Ali: Fear Eats the Soul Symbols, Allegory and Motifs
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Written by Maria Nicola
The bar where Ali and Emmi meet has a symbolic meaning. The bar is a place for transitions where the audience can see for the first time two cultures crash. On one hand, the Arab culture represented by the music played in the bar and the western culture, represented by the people frequenting the bar. The meeting between Emmi and Ali was possible because it happened in a place that can be situated as being in between the German society and the Arab society. Had the encounter happen elsewhere, probably the outcome would have been completely different.
The idea the Ali is not a good as the Germans around him is an idea found in the movie from the beginning. Those who see Emmi and Ali together think that Emmi degraded her worth by associated with someone they saw as being inferior. Ali even admits that he saw the tendency Germans had to consider those who were black as being animals and tells her that he is considered as being a dog in his workplace by his employer.
The old Germany
When Ali spends his first night at Emmi’s apartment, they are seen by one of Emmi’s neighbors who then wakes up another neighbor to tell her what she had seen. The two women symbolize the Old Germany, a country that remained racist and with the idea that they are superior simply because they have a certain skin color or nationality.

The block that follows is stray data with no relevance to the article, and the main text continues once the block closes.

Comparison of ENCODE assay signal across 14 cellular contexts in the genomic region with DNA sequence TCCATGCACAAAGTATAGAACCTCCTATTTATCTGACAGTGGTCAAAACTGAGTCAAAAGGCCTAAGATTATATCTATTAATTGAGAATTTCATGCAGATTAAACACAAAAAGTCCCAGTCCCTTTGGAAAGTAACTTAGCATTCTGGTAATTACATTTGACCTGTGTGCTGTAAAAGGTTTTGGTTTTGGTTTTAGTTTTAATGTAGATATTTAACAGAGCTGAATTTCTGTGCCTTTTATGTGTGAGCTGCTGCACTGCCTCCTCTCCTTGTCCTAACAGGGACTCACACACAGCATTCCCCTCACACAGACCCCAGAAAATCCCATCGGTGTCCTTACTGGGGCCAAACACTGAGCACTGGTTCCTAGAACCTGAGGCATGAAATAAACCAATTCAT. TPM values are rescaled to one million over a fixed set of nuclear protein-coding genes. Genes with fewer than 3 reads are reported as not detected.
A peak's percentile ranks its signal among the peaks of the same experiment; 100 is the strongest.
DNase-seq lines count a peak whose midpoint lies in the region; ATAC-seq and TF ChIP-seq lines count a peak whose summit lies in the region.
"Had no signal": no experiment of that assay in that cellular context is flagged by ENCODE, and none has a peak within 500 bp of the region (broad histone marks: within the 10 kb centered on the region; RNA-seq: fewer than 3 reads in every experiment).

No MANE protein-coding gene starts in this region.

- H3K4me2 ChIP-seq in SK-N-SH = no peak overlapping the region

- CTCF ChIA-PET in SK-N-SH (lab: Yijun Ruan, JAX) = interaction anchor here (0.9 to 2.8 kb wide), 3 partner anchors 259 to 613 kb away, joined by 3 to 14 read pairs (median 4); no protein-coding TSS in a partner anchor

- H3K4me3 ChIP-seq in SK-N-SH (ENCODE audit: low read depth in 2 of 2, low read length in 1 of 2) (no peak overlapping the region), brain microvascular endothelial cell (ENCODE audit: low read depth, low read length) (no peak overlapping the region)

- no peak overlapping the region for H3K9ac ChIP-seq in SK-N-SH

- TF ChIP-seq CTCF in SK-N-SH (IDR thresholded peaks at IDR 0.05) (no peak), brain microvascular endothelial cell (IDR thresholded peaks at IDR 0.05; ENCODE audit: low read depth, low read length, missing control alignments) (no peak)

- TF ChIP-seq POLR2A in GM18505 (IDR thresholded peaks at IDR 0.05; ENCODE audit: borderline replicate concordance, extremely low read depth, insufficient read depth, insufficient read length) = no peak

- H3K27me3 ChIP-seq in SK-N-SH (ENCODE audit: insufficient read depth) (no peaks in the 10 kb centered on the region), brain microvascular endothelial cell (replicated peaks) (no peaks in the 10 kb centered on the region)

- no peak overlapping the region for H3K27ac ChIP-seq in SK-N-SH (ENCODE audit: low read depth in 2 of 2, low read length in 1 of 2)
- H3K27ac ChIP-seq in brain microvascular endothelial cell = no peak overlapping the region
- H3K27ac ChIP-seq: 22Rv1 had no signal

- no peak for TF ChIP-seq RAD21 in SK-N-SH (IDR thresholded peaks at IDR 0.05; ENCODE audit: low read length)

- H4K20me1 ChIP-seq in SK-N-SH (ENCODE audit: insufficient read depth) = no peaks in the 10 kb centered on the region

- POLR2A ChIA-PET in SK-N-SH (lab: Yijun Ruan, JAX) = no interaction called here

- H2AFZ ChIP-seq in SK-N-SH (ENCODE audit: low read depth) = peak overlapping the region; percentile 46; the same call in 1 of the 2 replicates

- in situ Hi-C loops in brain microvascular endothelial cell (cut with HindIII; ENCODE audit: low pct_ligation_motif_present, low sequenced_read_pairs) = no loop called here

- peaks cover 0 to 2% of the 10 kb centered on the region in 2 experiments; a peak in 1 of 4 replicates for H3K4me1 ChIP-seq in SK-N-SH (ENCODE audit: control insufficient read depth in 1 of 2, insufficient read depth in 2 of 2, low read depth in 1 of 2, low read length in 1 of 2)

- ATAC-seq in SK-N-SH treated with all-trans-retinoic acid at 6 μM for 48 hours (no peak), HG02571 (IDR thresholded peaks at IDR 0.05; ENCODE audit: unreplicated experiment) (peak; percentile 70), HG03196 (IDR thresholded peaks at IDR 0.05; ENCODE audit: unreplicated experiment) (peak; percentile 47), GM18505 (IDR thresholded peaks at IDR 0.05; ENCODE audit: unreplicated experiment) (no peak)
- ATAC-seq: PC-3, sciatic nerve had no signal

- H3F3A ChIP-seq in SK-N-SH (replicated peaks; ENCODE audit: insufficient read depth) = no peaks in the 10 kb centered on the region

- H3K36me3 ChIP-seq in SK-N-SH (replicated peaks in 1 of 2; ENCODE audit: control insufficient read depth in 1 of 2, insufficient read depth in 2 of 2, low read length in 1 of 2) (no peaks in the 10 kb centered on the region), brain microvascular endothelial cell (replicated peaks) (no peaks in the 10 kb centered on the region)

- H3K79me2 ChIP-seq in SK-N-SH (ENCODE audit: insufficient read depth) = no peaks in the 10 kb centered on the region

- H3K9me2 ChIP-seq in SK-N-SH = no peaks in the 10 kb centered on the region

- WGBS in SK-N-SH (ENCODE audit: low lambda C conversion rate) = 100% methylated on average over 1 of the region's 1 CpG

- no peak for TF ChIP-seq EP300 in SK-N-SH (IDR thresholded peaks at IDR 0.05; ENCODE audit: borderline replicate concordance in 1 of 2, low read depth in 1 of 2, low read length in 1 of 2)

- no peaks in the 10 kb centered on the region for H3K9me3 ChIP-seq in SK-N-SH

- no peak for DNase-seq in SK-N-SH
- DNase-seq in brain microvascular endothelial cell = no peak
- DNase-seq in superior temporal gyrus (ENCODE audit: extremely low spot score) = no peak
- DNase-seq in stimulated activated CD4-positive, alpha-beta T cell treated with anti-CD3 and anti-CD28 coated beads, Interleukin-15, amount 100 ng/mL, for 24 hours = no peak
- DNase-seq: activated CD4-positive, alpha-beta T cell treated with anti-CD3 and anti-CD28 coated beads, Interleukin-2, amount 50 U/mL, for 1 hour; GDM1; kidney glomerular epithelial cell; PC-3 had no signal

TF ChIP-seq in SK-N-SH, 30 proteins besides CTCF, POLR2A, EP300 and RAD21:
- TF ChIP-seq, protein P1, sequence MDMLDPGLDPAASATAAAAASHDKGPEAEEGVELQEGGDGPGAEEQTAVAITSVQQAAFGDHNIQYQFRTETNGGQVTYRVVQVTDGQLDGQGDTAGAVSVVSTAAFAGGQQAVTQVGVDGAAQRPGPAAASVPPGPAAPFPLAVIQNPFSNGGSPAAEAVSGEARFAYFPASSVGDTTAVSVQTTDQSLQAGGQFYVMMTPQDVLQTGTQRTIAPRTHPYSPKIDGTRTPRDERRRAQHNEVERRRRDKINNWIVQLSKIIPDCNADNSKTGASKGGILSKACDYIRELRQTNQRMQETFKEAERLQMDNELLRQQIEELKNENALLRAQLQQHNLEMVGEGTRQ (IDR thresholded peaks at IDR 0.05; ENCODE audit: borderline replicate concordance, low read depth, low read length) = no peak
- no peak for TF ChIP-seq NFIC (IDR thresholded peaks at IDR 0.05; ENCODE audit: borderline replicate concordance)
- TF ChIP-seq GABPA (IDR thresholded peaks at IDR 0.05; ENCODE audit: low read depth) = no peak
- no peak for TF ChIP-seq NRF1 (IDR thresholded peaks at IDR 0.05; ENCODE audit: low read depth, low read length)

Osteria is the restaurant where Ali and Emmi went to eat after they got married. The restaurant is symbolic because it foreshadows how Emmi’s attitude will change towards her new husband. Before entering the restaurant, Emmi notes how that was the place where Hitler used to eat and how she always dreamt of going there as well. This statement could be a subtle reference towards Emmi’s hidden ideas about everyone who was not German.
Towards the end of the film, Ali tells Emmi that he would like to eat couscous, a traditional Arab dish. Emmi refuses to cook couscous for him, claiming that he should make an effort to integrate into the German society and should learn to eat what the other Germans eat. This refusal symbolizes Emmi’s re- Germanification and her desire to be accepted by those around her. This time, Emmi is not willing to endanger her reputation for the man she loves and pretends that he changes to fit her needs.
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